Al-Qaeda-linked rebels claimed a car bomb attack near a camp housing French troops on Thursday as Malian and foreign forces battled to secure Mali's volatile north against Islamist fighters.
At least two civilians were wounded after a vehicle exploded near a camp occupied by French and Chadian troops in the city of Kidal, local officials said, in what appeared to be the conflict's first car bombing.
The Al-Qaeda-linked Movement for Oneness and Jihad in West Africa (MUJAO), one of Mali's main Islamist groups, told AFP it had no difficulty getting into Kidal "to blow up a vehicle as planned".
"More explosions will happen across our territory," said MUJAO spokesman Abu Walid Sahraoui.
The spokesman also said the group had sent fighters to Gao, another northern Mali city, where clashes with French-backed troops were taking place.
French-led forces are increasingly facing guerrilla-style tactics after their offensive, launched in January, met little resistance to drive the Islamists from the main northern towns of Gao, Kidal and Timbuktu.
A military source said battles erupted overnight Wednesday in Gao, the main city in Mali's north and 1,200 kilometres (745 miles) from the capital Bamako, after about 40 Islamists infiltrated the city from nearby villages.
The main courthouse was in flames. An AFP correspondent said the fighting was focused near the courthouse and Gao's city hall.
But French Defence Minister Jean-Yves Le Drian, speaking in Brussels, said late Thursday that the troops had finally repelled the Islamists.
"The rebels occupied the Gao city hall and the governor's residence. Mali army troops, backed up by French forces, reacted and five Islamists were killed. The situation has returned to normal," Le Drian said.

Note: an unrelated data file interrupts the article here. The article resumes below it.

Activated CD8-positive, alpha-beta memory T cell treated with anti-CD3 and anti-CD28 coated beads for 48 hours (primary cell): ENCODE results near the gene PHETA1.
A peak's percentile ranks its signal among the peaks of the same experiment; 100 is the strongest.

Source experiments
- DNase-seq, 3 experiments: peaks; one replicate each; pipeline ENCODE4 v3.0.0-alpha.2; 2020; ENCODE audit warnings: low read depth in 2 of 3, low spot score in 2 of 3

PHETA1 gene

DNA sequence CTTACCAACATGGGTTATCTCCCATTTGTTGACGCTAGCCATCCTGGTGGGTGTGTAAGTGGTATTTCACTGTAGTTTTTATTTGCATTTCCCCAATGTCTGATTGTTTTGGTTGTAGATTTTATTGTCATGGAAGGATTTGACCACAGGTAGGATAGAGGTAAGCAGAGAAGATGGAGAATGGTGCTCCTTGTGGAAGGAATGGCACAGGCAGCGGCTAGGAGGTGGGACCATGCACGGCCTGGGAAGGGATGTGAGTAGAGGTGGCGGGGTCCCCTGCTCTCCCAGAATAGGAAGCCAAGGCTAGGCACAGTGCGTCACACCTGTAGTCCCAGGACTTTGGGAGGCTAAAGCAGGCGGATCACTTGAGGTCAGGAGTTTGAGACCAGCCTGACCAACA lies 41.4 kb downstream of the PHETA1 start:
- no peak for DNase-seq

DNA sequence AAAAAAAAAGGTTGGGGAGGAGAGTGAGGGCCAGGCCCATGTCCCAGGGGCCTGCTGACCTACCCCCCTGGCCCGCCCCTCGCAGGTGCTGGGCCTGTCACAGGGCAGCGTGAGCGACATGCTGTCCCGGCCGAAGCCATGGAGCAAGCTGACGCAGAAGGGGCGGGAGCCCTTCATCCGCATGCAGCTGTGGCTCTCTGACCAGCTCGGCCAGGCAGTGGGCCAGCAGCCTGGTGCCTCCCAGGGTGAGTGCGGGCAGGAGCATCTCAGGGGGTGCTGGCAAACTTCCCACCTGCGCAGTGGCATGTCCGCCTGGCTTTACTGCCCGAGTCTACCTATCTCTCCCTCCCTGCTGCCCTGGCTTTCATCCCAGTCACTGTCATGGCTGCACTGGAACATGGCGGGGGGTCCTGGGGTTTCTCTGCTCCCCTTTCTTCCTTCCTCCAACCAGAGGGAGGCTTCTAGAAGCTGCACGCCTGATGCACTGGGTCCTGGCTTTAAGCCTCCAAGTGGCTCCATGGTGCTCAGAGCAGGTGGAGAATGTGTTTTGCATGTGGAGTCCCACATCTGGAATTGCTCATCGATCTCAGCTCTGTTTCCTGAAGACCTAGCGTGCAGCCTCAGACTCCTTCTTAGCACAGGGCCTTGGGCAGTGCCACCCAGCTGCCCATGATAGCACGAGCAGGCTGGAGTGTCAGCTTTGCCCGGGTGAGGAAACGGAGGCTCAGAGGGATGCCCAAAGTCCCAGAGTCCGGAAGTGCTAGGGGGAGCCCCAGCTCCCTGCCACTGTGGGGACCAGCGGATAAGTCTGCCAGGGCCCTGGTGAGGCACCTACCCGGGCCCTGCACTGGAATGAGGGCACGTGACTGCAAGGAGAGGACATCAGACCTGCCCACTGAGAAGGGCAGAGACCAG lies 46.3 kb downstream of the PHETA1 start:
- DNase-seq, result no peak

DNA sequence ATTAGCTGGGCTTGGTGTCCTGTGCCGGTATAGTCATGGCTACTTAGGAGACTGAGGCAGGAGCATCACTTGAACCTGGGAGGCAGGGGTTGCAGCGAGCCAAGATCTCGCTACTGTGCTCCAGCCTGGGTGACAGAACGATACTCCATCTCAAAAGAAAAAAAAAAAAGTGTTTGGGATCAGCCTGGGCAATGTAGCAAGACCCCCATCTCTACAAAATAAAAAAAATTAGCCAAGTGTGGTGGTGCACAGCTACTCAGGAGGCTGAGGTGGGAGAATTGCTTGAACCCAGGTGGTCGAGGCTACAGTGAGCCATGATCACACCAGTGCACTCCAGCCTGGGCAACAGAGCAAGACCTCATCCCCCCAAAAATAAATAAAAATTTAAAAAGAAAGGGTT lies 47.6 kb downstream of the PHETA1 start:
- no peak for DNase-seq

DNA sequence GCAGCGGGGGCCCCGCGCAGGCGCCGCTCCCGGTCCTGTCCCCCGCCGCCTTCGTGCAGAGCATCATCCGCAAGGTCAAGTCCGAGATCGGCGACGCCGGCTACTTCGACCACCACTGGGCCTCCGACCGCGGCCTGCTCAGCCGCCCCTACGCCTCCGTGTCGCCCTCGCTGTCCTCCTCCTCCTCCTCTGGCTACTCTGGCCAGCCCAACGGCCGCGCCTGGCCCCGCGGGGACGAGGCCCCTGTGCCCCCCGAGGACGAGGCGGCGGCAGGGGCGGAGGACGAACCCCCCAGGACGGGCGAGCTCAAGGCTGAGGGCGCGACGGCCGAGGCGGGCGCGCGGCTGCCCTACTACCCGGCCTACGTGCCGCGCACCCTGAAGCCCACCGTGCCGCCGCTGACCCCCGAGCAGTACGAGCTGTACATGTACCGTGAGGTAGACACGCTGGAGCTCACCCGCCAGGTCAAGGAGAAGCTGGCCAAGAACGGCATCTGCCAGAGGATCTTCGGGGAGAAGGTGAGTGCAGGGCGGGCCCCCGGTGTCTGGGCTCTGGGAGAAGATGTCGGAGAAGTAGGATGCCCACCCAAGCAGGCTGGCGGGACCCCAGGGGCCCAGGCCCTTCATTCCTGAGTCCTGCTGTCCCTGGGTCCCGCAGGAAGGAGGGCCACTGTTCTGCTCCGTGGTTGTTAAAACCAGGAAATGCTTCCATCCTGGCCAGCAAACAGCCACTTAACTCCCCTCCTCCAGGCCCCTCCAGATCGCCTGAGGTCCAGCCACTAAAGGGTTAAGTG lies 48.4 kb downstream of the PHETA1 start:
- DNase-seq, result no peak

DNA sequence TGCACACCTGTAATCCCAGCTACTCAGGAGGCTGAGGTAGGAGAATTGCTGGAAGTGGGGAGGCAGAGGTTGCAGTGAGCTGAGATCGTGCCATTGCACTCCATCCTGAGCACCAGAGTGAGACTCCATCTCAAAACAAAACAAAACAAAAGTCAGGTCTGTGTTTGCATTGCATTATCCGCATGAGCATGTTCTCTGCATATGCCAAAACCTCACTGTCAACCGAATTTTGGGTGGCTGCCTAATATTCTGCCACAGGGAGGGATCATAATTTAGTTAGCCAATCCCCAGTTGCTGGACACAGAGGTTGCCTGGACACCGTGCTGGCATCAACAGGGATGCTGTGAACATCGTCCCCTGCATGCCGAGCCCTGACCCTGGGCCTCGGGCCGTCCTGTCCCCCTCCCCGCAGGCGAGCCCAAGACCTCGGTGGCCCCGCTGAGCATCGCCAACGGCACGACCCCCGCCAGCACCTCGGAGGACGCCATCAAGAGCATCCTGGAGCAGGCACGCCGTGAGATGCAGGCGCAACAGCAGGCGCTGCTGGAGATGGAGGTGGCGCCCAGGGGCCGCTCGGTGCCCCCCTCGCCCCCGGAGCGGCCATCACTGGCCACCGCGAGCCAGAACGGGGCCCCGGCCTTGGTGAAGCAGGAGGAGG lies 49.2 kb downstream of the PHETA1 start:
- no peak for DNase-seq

-- Rebels 'determined to retake city' --
MUJAO spokesman Sahraoui said the rebels were determined to recapture the city.
"Our troops have been ordered to attack. If the enemy is stronger, we'll pull back only to return stronger, until we liberate Gao," he told AFP.
Gao was retaken by French and Malian forces on January 26 during an intervention to dislodge rebels who had seized control of the vast desert north last year.
The car blast in Kidal occurred just 500 metres (yards) from the camp occupied by French and Chadian forces.
An official in the Kidal governor's office said that the vehicle, apparently driven by a suicide bomber, was targeting the camp but exploded before it could reach the base, killing the driver.
Malian, French and West African troops are working to secure Mali's north against bombings and attacks after a French intervention launched last month dislodged rebels who had seized control of the area last year.
Mali's Prime Minister Diango Cissoko said this week that large-scale military operations in the north were winding down, but sporadic fighting has continued, with a French legionnaire killed on Tuesday in the mountainous Ifoghas region.
France's army spokesman Thierry Burkhard said that the "Panthere 4" operation in the Ifoghas had already left 30 Islamists dead since the start of the week.
Ethnic Tuaregs in northern Mali, who have long sought greater autonomy, initially backed the rebellion but later fell out with the Islamists and had retaken control of Kidal before the arrival of French troops.
About 1,800 Chadian troops were then deployed in the city as part of the West African AFISMA mission that France hopes will eventually become a UN stabilisation force.
Asked whether it was coordinating its efforts with the main Tuareg rebel group, the MNLA, the French military said Thursday it was working with groups that shared its interests.
"It is not a question of collaboration. It's that the French army is pursuing goals that have been clearly identified. The French army of course coordinates with groups that have the same goals as us," military spokesman Colonel Thierry Burkhard told reporters.
Malian forces have been accused of carrying out abuses during their operations in the north, including summary killings, and on Thursday Human Rights Watch urged the government to punish those responsible.
"The Malian government should urgently investigate and prosecute soldiers responsible for torture, summary executions, and enforced disappearances of suspected Islamist rebels and alleged collaborators," the New York-based group said in a statement.